Individual Analysis On the Challenges and Proof of Research
This article primarily concentrated on the human error threat that affects military networks. Human users have been considered the weakest link to attaining the highest levels of cyber security. With various examples provided, such as the Islamic Static taking control in the U.S Central Command’s Twitter, the research indicates that it talkies only one user making a deliberate or non-deliberate action or inaction for the malicious attackers to find an entry point into the systems which allows them to carry out their cyber attacks on their systems. Human errors compromise the systems even in the most basic measures such as dual-factor authentication or failing to protect their physical devices.
The human error challenge affects both IT professionals and the wider workforce. Numerous cyberattacks are preventable by patching the known vulnerabilities and ensuring the appropriate setup of the security configurations. However, it is prudent to realize that people also matter regarding cybersecurity. Technology will provide system users with a false sense of security, especially when the human users are not equipped with substantial knowledge and skills to combat the possibility of them making mistakes as they interact with the systems.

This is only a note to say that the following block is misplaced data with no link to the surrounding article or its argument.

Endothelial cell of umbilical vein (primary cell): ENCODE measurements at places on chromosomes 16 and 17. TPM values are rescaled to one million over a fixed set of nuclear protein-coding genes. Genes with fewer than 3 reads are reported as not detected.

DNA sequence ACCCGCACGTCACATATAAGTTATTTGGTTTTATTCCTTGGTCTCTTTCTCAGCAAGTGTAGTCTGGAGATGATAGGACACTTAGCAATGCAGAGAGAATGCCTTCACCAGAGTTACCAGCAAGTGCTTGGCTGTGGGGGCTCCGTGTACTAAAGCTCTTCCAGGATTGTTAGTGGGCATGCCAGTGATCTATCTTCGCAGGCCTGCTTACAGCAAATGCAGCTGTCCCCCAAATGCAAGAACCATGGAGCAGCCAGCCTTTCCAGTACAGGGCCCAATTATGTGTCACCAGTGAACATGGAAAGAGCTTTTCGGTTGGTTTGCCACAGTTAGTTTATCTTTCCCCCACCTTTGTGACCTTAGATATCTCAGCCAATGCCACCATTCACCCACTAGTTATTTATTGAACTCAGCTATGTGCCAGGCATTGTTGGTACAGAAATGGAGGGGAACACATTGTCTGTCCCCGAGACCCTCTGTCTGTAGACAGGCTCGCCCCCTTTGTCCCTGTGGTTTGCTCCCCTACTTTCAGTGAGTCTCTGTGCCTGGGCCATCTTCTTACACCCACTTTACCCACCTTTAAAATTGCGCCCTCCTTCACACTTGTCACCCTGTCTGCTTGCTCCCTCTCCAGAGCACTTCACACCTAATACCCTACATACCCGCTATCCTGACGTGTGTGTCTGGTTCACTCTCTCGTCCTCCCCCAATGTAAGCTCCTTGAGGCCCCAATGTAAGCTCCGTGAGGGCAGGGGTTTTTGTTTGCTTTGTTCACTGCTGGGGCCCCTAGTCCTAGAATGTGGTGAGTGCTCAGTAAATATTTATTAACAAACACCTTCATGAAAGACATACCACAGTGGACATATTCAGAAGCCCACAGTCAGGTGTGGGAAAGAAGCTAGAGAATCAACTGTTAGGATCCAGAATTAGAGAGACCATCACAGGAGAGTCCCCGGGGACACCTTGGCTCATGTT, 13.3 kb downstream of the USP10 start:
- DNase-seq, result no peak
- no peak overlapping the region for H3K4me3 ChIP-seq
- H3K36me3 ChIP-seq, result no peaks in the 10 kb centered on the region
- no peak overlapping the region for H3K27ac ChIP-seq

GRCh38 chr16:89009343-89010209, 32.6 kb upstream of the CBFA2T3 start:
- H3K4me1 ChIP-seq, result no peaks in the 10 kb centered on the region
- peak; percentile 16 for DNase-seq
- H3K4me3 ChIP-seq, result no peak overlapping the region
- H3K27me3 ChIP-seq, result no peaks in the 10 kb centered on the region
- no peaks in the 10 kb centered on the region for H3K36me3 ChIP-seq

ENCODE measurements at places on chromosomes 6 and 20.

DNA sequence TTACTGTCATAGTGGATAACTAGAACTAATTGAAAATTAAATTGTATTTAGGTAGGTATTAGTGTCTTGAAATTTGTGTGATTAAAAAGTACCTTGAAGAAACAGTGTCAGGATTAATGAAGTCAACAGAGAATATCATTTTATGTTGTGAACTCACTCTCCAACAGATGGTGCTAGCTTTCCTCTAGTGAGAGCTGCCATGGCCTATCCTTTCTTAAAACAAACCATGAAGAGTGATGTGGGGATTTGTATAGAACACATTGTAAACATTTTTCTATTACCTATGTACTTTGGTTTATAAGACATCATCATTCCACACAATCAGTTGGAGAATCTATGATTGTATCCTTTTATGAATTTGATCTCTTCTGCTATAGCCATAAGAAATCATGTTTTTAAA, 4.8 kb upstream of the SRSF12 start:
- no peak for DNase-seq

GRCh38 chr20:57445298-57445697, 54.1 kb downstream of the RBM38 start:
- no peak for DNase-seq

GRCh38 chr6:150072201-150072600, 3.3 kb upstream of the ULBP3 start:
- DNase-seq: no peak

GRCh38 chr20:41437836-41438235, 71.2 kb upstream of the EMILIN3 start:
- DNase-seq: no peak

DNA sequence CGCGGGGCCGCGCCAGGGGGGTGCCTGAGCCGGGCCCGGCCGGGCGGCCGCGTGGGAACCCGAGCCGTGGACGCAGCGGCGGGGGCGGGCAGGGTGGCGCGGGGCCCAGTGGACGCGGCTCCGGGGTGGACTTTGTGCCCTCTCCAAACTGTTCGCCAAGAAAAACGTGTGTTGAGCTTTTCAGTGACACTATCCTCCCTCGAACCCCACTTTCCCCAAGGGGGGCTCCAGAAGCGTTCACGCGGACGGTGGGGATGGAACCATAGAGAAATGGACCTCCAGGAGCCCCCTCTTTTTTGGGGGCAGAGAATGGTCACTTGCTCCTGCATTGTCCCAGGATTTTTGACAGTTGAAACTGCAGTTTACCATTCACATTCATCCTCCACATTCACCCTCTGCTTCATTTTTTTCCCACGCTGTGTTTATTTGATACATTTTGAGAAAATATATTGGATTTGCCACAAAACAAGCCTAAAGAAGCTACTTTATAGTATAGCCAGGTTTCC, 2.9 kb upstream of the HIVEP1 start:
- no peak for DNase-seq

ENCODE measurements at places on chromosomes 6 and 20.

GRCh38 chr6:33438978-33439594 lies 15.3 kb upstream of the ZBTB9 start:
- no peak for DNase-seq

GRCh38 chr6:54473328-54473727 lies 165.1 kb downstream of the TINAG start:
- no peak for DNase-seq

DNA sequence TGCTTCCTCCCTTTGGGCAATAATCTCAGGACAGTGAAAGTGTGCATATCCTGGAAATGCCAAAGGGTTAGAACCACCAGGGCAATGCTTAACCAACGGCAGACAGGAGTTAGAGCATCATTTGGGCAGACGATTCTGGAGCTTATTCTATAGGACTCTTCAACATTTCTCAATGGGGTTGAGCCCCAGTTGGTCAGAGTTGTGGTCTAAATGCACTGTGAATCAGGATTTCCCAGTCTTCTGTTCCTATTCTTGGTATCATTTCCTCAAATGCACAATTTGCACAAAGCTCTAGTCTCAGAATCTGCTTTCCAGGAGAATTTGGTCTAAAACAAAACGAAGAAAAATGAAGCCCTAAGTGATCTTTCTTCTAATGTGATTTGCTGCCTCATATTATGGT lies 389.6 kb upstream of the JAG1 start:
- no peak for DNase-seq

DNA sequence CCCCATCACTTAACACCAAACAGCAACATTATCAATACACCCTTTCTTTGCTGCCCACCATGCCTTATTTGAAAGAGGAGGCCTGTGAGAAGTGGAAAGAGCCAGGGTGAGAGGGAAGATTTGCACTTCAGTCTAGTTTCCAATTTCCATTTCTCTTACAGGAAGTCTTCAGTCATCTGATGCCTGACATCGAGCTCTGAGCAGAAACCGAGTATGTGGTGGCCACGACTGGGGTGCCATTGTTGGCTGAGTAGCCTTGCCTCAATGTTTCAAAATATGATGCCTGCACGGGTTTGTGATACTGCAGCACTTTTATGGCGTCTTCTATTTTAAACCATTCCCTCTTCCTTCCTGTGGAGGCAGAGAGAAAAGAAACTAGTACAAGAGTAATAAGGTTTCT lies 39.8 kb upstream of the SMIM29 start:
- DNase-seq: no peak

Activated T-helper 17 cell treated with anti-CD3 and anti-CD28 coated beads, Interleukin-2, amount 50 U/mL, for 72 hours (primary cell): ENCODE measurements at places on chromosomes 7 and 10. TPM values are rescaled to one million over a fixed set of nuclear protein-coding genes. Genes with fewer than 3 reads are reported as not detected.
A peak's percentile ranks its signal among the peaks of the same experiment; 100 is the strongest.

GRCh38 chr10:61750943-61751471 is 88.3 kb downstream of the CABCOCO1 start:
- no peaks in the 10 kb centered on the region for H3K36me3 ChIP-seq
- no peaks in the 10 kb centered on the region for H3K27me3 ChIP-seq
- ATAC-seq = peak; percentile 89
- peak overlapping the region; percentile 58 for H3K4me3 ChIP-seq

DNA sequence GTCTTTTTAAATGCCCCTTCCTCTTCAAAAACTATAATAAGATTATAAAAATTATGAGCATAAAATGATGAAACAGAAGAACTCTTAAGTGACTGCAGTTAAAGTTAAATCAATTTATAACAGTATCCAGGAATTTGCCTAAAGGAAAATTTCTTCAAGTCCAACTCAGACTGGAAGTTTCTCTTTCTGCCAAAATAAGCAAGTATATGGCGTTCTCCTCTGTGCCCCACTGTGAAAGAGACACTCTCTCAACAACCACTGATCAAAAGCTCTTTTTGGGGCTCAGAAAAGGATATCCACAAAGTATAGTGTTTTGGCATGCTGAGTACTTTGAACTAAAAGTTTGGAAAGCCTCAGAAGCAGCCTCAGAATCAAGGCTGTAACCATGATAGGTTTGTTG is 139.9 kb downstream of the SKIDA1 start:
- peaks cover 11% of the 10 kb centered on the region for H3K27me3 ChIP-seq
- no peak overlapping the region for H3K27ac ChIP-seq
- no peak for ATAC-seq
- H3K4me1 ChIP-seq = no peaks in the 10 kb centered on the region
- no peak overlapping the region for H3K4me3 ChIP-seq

With an understanding that people also matter in cyber security, the next challenge is determining how they will be equipped appropriately to mitigate the possibilities of them making mistakes. One of them is how hard it is to cultivate a security-first culture within an organization. The human users must engage in extensive training that will change their questioning attitudes towards the change in the organization’s ethos and culture. As the author of the article, human errors occur due to violating either of the six principles required to attain a highly reliable organization. The primary challenge is finding measures that ensure the organization’s environment upholds the principles and pushes them towards greater cyber security levels.
The Department of Defense implemented its cyber security strategy to mitigate the numerous cyber threats that its digital systems constantly face (Eversden, 2021). Through the Cyber Command, this strategy consists of having cyber protection teams to carry out their defensive operations, having combat mission teams that deal with the cyber operations on behalf of the combatant commands within the offensive sphere, the cyber support intelligence teams that deal with provisioning intelligence, mission planning and providing other necessary support needed. These teams work in conjunction with the cyber security technical measures to create the DoD secure and reliable cyberspace that has protected the important freedoms, privacy and the free flow of information. The country’s ability to utilize cyberspace for fast communication and information sharing has been fundamental in supporting the DoD’s missions. Additionally, its depth of knowledge within the global ICT sector which encompasses cyber security expertise would give the Department a strategic advantage in cyberspace.